[lsb-discuss] Generate yum repositories for Red Hat/Fedora and SUSE

Jeff Licquia jeff at licquia.org
Tue Jun 10 18:51:24 PDT 2008

Till Kamppeter wrote:
> I am not familiar with the signing techniques on package repository 
> servers. Here I would very much appreciate if someone could tell here 
> how to sign the packages and/or index files so that distro tools do both 
> the initial installation of a driver and also do automatic updates. Tell 
> also where to place the public keys so that distros can download and 
> ship them.

Shipping keys is easy, no matter what package system:

gpg --export --armor <key-id>

That should output a block of stuff that starts with:


Just put that file somewhere, and tell people how to download it.  It 
can also be helpful to upload your key to the public key servers.  Best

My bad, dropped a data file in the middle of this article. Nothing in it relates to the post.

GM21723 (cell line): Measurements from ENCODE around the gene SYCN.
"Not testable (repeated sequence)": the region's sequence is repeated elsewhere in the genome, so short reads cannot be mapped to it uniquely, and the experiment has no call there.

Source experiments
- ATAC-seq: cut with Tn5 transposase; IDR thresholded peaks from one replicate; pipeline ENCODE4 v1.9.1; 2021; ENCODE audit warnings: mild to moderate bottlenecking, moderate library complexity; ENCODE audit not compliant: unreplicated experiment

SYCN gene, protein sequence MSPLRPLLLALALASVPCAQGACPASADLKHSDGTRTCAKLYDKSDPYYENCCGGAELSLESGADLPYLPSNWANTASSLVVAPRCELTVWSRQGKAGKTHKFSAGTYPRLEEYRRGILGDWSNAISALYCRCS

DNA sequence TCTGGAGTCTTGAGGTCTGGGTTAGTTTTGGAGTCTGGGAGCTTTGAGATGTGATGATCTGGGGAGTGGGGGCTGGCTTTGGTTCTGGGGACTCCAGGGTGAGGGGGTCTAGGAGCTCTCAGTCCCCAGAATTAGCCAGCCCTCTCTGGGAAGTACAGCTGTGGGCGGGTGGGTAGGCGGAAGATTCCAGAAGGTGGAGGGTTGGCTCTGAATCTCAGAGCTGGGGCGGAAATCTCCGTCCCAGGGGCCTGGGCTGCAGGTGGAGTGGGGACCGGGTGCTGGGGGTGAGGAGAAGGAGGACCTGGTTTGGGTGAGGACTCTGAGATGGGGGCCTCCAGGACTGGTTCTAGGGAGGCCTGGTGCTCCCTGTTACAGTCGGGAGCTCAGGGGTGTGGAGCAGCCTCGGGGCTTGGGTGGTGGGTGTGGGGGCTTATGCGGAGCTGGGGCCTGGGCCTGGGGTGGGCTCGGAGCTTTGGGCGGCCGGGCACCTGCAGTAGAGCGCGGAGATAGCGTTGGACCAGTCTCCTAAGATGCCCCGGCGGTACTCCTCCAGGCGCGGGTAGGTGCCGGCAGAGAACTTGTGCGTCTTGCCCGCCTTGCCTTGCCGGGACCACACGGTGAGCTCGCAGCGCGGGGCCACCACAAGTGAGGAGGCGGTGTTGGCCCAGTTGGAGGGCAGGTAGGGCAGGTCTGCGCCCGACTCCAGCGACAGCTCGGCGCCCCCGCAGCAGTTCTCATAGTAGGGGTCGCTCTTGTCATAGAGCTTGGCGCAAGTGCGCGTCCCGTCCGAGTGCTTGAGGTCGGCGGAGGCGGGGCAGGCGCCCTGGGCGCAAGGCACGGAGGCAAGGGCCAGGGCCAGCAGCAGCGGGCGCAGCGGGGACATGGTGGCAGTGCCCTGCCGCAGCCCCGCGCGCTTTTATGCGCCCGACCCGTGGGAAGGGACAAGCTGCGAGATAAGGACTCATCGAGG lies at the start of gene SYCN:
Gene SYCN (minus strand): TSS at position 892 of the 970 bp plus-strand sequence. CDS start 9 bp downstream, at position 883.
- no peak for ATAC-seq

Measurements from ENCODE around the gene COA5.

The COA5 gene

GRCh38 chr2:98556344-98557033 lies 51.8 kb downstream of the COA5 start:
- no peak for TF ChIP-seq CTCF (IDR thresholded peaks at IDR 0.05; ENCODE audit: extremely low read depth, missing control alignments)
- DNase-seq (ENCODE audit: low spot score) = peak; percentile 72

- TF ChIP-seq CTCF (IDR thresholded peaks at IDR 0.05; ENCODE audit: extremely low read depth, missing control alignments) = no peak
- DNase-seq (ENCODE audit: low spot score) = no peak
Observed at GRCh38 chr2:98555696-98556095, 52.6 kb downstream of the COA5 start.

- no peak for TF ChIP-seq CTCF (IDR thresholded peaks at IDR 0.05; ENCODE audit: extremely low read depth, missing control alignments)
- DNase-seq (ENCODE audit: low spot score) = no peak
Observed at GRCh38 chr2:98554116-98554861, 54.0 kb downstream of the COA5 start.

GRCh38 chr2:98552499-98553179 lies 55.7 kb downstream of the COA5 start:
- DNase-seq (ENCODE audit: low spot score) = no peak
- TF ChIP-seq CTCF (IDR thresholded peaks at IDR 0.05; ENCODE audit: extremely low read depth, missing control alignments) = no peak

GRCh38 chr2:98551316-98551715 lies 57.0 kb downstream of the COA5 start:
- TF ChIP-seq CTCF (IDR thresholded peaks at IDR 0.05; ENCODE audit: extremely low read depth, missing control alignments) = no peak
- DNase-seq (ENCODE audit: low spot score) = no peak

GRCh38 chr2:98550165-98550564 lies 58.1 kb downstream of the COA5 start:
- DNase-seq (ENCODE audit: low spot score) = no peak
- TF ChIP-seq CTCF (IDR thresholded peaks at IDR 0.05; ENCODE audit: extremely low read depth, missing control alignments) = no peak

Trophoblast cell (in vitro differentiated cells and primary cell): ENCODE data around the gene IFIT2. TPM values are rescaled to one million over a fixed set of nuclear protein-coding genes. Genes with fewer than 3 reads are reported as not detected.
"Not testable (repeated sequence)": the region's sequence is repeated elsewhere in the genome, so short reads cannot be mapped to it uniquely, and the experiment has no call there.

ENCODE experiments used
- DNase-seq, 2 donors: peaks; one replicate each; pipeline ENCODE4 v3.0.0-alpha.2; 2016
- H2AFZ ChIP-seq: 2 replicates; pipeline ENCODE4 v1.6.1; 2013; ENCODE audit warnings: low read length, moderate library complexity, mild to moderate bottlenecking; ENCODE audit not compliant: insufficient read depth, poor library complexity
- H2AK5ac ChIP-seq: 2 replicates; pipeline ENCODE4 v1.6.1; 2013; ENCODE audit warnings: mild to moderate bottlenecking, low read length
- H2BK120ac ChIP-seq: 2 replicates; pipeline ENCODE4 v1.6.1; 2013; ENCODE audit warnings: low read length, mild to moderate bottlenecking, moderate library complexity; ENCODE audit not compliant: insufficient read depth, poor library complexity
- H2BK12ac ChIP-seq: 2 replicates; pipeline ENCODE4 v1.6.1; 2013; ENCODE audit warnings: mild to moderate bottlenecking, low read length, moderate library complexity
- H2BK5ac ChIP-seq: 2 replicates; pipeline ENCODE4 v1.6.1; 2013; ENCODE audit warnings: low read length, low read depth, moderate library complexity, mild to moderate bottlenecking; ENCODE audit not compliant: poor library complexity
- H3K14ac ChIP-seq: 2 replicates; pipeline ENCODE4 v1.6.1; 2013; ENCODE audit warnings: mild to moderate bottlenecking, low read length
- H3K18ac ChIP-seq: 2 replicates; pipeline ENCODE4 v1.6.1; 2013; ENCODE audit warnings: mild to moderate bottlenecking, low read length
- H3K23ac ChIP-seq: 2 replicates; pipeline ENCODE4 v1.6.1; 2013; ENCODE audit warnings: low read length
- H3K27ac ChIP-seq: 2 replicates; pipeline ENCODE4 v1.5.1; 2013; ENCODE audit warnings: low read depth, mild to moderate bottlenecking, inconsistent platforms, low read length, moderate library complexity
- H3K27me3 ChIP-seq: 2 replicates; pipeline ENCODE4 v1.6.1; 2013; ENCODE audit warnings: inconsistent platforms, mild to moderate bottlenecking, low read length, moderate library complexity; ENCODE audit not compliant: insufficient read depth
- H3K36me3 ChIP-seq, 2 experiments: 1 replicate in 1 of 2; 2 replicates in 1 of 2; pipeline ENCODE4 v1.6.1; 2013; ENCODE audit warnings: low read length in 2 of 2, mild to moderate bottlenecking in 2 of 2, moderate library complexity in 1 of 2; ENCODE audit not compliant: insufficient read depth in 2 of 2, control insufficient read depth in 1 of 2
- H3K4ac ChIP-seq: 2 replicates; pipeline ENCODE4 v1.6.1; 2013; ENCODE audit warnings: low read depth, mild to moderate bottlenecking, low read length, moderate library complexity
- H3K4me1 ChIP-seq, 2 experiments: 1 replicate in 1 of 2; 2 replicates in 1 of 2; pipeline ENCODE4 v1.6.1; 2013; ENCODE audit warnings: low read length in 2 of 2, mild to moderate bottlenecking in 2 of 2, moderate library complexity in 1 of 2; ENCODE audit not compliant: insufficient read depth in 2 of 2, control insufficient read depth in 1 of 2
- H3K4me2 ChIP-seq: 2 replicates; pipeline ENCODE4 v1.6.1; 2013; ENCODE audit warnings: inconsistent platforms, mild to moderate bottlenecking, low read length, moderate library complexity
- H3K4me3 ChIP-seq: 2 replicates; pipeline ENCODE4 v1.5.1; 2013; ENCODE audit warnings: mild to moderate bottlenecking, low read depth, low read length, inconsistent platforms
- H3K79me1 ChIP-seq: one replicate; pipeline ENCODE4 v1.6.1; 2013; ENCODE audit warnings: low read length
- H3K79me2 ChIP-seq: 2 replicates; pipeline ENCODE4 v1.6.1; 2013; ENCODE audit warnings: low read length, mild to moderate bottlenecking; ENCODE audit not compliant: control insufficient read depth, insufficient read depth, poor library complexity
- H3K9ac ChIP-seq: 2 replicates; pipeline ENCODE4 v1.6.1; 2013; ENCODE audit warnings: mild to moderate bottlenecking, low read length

practice for apt on Debian-based systems is to create a Debian package 
that does the work of installing the key.

Signing RPMs is a matter of:

rpm --resign <pkg>

You have to set RPM macros to tell RPM which key to use, etc.  The man 
page for rpm has all the details.

There is a way to sign Debian packages, but no one uses it. 
Debian-based distros rely on apt repository signing instead.

Both apt and yum have you sign a master index file.  This file then 
contains checksums for all the other files in the repository, so signing 
a single file signs the entire repository.

For yum, that file is "repodata/repodata.xml".  Here's a command line to 
sign that:

gpg -sab -u <key-id> -o repodata/repomd.xml.asc repodata/repomd.xml

For apt, the file is called "Release".  If you look at a sources.list 
line, it looks like this:

deb <site> <reponame> <section> [<section> ...]

Using this scheme, the Release file should be at this path:


You sign that file the same way you sign repomd.xml for yum, except that 
the output file should be called "Release.gpg".

If this is confusing, you can see how the LSB does this by looking at 
the "bundling" project in the LSB bzr repositories.  This project should 
have a "repo" subdirectory that does all this in an automated fashion.

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